READINGS: Isa. 35: 1-6a.10; James 5: 7-10; Matthew 1:2-11
Patience and joy are two themes stressed in today’s readings and, for many, this may seem like a very unlikely combination. What does patience have to do with joy? And, perhaps more to the point, why should we be patient as there are just so many days in our life to fill with fun, projects, and friends?
As unlikely as this pairing may seem it is not only scriptural but realistic. Often, we think of joy (if we think of it at all) as a giddy, light-heartedness which while fun at a party is generally looked down upon as a distraction from the ‘real work of life’. But joy is much more than being the ‘life of the party’ or always laughing. Joy, from a Christian perspective, is available to everyone (not just extroverts who shine in crowds) and flows from a deep-rooted awareness of who we are. This awareness is not intellectual but rather a realization of being loved by a Mystery far greater than comprehension and this love is not because of our achievements but because of God. Joy is a life’s companion for the one who knows God and realizes that we are humans, gifted and made in the image of God, not gods. Joy frees us from the illusion of being in control of reality (though we are called to be active in the world in spreading love) and keeps our hearts, as well as our minds, turned to the Holy Spirit. Joy can free us and is with us even in the worst of times- God never abandons us.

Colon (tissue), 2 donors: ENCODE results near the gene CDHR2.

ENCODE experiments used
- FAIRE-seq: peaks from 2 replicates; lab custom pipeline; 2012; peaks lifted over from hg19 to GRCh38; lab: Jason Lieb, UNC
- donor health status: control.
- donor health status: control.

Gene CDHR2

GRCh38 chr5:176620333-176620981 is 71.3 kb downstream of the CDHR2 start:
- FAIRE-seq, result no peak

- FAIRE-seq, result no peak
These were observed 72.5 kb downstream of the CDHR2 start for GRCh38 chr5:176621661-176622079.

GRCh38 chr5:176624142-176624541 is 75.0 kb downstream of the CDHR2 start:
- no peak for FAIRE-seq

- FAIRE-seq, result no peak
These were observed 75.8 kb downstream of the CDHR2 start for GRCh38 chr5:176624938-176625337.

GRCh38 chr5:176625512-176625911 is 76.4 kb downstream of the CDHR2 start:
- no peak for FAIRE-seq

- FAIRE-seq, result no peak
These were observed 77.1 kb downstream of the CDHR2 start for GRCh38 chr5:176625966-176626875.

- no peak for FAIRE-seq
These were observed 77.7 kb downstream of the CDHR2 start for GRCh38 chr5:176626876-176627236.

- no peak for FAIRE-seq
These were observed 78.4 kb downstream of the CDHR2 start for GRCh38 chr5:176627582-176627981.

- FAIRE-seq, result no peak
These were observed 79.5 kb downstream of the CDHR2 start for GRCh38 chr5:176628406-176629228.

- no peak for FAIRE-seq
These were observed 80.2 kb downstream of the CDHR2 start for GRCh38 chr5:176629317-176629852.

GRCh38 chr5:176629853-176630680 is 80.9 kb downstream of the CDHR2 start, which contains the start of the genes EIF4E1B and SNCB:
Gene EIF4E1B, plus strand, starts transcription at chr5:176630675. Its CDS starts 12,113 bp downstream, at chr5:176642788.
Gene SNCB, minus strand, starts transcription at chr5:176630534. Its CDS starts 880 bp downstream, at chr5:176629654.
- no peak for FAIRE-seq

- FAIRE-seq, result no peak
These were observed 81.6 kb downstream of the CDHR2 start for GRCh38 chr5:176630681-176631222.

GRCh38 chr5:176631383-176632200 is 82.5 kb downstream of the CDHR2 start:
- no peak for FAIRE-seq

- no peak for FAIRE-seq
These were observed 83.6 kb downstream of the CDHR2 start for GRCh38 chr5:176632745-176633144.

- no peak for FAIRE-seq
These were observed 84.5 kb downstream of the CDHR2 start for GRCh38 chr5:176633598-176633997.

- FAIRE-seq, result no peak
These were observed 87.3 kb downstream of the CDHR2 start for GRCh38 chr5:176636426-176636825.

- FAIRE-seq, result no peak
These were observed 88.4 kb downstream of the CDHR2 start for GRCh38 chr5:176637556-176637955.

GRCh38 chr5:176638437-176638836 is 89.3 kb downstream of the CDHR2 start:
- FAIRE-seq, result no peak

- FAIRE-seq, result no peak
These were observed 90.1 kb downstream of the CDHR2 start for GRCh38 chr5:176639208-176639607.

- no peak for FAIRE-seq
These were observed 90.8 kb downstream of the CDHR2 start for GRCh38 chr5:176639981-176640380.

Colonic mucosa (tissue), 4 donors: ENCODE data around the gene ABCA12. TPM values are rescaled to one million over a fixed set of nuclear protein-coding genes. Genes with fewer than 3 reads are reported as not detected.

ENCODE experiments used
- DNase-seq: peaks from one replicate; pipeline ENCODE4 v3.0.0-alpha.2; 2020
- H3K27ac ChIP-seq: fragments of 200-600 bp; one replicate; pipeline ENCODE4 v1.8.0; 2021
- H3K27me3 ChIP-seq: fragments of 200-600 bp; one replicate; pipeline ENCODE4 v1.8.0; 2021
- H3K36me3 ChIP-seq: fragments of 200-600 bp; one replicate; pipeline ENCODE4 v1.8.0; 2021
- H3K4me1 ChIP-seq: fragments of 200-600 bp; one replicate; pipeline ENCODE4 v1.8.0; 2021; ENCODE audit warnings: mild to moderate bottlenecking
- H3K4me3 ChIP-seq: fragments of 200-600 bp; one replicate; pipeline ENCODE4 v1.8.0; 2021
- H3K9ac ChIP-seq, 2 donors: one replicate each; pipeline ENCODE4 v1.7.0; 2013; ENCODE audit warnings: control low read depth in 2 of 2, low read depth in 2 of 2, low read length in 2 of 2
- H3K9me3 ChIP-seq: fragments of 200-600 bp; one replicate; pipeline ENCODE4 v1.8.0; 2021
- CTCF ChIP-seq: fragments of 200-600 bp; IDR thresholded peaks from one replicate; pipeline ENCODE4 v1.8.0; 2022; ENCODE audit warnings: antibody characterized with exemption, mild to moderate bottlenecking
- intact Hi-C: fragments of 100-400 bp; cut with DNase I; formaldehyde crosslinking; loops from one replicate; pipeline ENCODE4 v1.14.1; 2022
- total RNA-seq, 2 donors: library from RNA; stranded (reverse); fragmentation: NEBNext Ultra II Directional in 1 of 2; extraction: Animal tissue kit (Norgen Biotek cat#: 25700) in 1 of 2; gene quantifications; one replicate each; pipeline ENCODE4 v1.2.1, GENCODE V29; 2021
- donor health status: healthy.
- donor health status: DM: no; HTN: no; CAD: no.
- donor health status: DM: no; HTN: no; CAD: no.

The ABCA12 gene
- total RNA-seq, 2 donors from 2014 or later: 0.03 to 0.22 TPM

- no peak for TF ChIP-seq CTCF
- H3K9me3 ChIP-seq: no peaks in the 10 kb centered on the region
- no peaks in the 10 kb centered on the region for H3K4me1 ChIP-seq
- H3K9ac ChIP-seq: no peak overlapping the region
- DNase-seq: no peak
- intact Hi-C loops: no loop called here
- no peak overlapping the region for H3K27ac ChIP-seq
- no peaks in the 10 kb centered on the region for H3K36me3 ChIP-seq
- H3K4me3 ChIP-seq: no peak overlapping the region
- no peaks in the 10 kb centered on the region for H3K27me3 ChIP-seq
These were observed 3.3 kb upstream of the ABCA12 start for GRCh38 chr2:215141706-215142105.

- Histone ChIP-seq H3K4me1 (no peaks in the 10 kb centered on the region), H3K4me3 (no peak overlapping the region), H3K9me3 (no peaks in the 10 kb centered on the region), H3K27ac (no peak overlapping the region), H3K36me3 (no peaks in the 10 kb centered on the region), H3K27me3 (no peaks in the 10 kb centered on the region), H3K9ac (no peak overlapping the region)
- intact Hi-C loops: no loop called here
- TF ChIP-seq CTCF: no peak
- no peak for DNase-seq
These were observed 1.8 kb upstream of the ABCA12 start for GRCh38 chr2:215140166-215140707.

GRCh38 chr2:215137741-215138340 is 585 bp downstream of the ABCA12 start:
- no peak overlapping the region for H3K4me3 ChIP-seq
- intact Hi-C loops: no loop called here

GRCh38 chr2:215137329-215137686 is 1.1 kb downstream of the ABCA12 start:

So how do we find this joy? That is where patience comes in. Patience allows us to not judge others and gives us the courage to see our own limitations (as well as gifts). This means stripping us of the desire to control others, reality and even God (why doesn’t God act like I want God to act?).
Patience and joy then are highlighted for us on this Third Sunday (Gaudete Sunday) to remind us. Perhaps this week we can give thanks to God, pray for patience with people who annoy us or situations which are bothersome. Perhaps also we can realize that we are not alone- God is with us even in the hectic season before Christmas.
Mission Doctors who serve overseas are models of patience, serving under difficult conditions and bring healing where they can. Please pray for them and support them financially, if possible. Have a good Advent!
God bless you.
Br. John Kiesler, OFM